- iMovie HD at a Glance
- The Essentials of Movie Making
- A Short Lesson in Video Formats
- Importing DV and HDV Video
- Working with Clips
- Timeline Techniques: Adding Clips to a Movie
- Advanced Timeline Techniques
- Creating Cutaways
- Adding Photos to Movies
- Working with the Ken Burns Effect
- Advanced Ken Burns Techniques
- Adding Audio to Movies
- Tips for Recording Better Sound
- Working with Audio Tracks
- Applying Audio Filters and Effects
- More Sound Advice
- Adding Transitions
- Creating Titles
- Adding Effects
- Adding Sizzle and Structure with Themes
- Magic iMovie: Editing on Autopilot
- Working in Other Video Formats
- Its a Wrap: Exporting to Tape
- Creating Chapter Markers
- Go Small: Internet and iPod Movies
- More Ways to Share Movies
- Fun with Freeze Frames
- iMovie HD Tips
- More iMovie HD Tips
- Tips for Making Better Movies
- Creating Time-lapse Movies and Animation
More Sound Advice
When you’ve used the View menu to display audio waveforms, iMovie HD’s timeline snapping feature snaps the playhead to silent portions of clips (specifically, when you scroll to within three frames of silence).
To work with more precision when viewing waveforms, zoom in on the timeline. If the audio in a track is on the quiet side, the waveform may be hard to see. Solution: select the audio clip and press the up-arrow key. This accentuates the spikes in the waveform. To make the spikes smaller, press the down-arrow key.
When you import an audio clip or music track, iMovie HD must render the track’s waveform—a red progress bar appears at the bottom of the audio track, and the waveform appears a bit blurry until iMovie HD renders it. Because this process takes some time, you may want to leave the waveform display turned off unless you need it for precise editing or volume adjustments.
You can trim the start and end of an audio clip using the same direct-trimming techniques described on page 232. As with video clips, you can reclaim audio that’s outside of a clip’s boundaries by resizing the clip.
Here’s a handy way to locate the exact spot to trim or split an audio clip. Zoom in on the timeline, then press the Option key while slowly dragging the iMovie HD playhead. Your audio plays back, but is slowed down. The sound even plays backwards when you drag the playhead to the left. (Beatles fans: import some White Album songs from your iTunes library and have fun.)
At times, you may want to use only the audio portion of a clip. For example, you’re making a documentary about your grandmother’s childhood and you’d like to show old photographs as she talks.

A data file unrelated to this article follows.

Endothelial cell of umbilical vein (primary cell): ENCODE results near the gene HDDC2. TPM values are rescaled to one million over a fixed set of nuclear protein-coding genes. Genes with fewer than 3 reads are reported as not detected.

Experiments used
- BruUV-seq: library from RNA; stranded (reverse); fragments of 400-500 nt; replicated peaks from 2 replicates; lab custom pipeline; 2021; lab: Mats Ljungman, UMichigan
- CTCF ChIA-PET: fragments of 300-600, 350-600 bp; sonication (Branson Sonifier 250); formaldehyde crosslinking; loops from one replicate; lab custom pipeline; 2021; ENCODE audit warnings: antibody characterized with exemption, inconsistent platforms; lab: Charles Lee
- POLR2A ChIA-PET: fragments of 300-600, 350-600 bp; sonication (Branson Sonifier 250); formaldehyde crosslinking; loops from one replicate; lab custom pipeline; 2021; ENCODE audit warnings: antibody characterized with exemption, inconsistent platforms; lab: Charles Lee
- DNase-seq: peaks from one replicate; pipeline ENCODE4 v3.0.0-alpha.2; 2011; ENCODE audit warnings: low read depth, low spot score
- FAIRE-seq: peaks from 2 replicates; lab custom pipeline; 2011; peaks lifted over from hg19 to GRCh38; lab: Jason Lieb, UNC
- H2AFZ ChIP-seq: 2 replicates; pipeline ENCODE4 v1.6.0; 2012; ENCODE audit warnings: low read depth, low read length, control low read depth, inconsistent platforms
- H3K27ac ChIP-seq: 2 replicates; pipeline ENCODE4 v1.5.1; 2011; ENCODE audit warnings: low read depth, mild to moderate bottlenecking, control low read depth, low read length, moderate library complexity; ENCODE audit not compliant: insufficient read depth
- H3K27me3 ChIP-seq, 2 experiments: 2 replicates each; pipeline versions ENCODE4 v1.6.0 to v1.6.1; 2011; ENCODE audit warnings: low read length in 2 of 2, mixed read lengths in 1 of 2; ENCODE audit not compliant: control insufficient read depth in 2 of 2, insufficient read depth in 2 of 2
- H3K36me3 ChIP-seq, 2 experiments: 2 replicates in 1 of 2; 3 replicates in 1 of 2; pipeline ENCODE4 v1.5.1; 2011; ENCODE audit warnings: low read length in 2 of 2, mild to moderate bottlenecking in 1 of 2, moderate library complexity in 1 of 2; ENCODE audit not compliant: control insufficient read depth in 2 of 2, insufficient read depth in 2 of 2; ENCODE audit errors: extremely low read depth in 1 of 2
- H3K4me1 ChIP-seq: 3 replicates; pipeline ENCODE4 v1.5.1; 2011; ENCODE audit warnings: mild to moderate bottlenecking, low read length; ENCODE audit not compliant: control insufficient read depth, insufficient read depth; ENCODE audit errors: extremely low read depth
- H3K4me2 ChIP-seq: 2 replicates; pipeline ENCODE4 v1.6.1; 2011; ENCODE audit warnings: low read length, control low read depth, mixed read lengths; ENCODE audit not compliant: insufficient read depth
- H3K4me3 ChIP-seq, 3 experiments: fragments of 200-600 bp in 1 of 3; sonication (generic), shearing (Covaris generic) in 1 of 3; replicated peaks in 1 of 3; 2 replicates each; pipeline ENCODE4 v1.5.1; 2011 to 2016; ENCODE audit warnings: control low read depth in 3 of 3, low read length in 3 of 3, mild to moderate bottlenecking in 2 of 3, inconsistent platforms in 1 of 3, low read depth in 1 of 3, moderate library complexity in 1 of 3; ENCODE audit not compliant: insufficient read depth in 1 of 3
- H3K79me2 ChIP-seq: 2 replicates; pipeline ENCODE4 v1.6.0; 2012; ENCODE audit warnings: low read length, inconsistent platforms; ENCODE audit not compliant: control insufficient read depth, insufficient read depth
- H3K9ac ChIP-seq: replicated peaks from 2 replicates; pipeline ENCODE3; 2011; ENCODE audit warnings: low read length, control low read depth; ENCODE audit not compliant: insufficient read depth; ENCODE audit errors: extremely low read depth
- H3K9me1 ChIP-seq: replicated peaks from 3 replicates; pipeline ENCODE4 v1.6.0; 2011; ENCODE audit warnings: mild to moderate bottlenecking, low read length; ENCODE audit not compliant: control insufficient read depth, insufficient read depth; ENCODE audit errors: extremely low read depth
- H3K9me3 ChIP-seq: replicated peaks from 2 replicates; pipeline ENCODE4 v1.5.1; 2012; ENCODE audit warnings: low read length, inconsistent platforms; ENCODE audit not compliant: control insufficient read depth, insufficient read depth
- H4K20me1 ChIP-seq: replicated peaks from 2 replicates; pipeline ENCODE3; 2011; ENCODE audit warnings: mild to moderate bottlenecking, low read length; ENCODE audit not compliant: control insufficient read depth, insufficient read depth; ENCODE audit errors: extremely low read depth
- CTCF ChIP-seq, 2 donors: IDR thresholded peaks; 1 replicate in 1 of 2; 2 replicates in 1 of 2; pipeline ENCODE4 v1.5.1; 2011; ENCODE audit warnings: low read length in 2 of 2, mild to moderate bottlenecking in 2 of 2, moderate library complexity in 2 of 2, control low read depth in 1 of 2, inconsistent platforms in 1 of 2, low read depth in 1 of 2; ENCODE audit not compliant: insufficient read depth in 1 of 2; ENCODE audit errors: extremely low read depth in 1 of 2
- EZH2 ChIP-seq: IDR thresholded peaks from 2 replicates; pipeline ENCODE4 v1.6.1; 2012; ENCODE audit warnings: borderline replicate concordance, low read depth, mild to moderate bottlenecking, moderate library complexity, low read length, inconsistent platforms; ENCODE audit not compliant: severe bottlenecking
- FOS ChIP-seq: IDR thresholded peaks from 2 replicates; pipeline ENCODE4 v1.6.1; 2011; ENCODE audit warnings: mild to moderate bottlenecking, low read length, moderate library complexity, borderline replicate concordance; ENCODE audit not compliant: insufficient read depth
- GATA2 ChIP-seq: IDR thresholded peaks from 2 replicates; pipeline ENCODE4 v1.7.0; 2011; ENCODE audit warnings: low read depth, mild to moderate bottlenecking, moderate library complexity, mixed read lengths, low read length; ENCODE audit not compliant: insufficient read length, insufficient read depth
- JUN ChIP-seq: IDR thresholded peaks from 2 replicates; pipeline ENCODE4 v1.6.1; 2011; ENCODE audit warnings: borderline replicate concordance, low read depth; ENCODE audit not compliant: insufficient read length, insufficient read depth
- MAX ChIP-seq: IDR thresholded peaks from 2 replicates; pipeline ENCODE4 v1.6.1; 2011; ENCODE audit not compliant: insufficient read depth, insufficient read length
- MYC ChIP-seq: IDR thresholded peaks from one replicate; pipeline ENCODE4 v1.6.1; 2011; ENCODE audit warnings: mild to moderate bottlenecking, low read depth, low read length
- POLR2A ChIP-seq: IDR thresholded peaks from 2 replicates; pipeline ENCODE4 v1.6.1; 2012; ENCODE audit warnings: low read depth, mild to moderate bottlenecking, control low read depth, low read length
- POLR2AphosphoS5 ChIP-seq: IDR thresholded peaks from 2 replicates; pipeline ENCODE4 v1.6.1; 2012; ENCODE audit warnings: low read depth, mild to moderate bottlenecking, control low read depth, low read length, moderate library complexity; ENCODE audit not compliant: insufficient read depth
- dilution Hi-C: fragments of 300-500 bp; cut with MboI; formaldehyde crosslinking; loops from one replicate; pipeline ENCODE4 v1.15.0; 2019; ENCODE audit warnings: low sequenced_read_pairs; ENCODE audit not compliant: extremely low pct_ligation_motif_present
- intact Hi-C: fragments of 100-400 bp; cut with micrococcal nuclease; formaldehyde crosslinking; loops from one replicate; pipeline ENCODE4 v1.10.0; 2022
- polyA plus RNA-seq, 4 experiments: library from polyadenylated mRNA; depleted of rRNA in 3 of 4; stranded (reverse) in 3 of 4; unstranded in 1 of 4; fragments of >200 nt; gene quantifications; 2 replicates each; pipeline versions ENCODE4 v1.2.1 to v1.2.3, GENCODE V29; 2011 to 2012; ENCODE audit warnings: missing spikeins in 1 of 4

To do this, drag the video clip to the timeline, then select the clip and choose Extract Audio (1-J) from the Advanced menu. iMovie HD copies the audio, places it in Audio Track 1, and mutes the audio in the video clip.
Next, select the video clip in the timeline and press the Delete key. The video vanishes but its audio lingers on, and you can now position still images and other clips in the video’s place. You can also drag the audio elsewhere in the timeline.
Overlapping Audio in the Timeline
iMovie HD may provide just two audio tracks, but that doesn’t mean you’re limited to two simultaneous sounds. You can overlap multiple audio clips in the timeline’s audio tracks: simply drag one audio clip on top of another.
Repeating Sound Effects
You might want some sound effects to play for a long period of time. For example, iMovie HD’s Hard Rain sound effect is less than 10 seconds long, but maybe you need 30 seconds of rain sounds for a particular movie.
For cases like these, simply repeat the sound effect by dragging it from the Audio pane to the timeline as many times as needed. You can also duplicate a sound by Option-dragging it in the timeline. If the sound effect fades out (as Hard Rain does), overlap each copy to hide the fade.
You can build magnificently rich sound effect tracks by overlapping sounds. To create a thunderstorm, for example, drag the Thunder sound effect so that it overlaps Hard Rain. Add the Cold Wind sound while you’re at it. And don’t forget to use iMovie HD’s audio controls to fine-tune the relative levels of each effect.
Camcorder Sound Settings
Most miniDV camcorders provide two sound-recording settings: 12-bit and 16-bit. Always record using the 16-bit setting. If your sound and picture synchronization drift over the course of a long movie, it’s probably because you recorded using 12-bit audio.
Muting an Audio Track
You can mute an audio track entirely by unchecking the box to its right in the timeline viewer. If you uncheck the box next to the video track, iMovie HD mutes the video’s sound. This can be handy when you’re replacing the audio in a series of clips with an audio bed—a segment of background audio that will play across multiple clips.
Splitting Audio Clips
You can divide an audio clip into two or more separate clips whose position and volume you can adjust independently. First, select the audio clip you want to split. Next, position the playhead where you want to split the clip. Finally, choose Split Selected Audio Clip at Playhead from the Edit menu or press -T.